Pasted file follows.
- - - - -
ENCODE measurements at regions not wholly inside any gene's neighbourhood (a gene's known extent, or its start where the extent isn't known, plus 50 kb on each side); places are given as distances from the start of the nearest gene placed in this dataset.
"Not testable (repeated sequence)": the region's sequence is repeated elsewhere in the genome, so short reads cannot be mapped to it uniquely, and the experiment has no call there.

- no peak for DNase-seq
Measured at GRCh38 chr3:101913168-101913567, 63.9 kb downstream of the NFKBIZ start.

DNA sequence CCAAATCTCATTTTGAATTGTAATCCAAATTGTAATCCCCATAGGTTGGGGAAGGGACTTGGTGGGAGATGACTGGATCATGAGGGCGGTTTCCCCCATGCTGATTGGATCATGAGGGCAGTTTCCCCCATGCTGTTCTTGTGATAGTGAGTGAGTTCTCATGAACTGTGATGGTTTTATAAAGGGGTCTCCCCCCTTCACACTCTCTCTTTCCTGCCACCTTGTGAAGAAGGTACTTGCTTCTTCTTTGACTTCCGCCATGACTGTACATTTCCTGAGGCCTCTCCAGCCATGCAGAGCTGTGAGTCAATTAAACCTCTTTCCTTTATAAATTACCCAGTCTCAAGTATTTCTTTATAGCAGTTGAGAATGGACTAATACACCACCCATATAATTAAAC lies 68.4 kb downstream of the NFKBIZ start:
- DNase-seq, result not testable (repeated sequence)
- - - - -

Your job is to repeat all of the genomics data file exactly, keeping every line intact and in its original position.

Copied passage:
ENCODE measurements at regions not wholly inside any gene's neighbourhood (a gene's known extent, or its start where the extent isn't known, plus 50 kb on each side); places are given as distances from the start of the nearest gene placed in this dataset.
"Not testable (repeated sequence)": the region's sequence is repeated elsewhere in the genome, so short reads cannot be mapped to it uniquely, and the experiment has no call there.

- no peak for DNase-seq
Measured at GRCh38 chr3:101913168-101913567, 63.9 kb downstream of the NFKBIZ start.

DNA sequence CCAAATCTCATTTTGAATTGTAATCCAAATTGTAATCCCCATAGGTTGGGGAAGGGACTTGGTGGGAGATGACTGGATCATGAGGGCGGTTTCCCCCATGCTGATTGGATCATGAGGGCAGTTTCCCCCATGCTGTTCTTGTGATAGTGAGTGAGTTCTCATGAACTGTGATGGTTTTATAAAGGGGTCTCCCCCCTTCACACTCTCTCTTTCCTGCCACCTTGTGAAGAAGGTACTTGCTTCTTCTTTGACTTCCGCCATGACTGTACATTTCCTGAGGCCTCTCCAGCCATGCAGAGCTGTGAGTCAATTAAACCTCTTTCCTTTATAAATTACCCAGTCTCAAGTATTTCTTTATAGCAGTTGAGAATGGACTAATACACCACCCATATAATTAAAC lies 68.4 kb downstream of the NFKBIZ start:
- DNase-seq, result not testable (repeated sequence)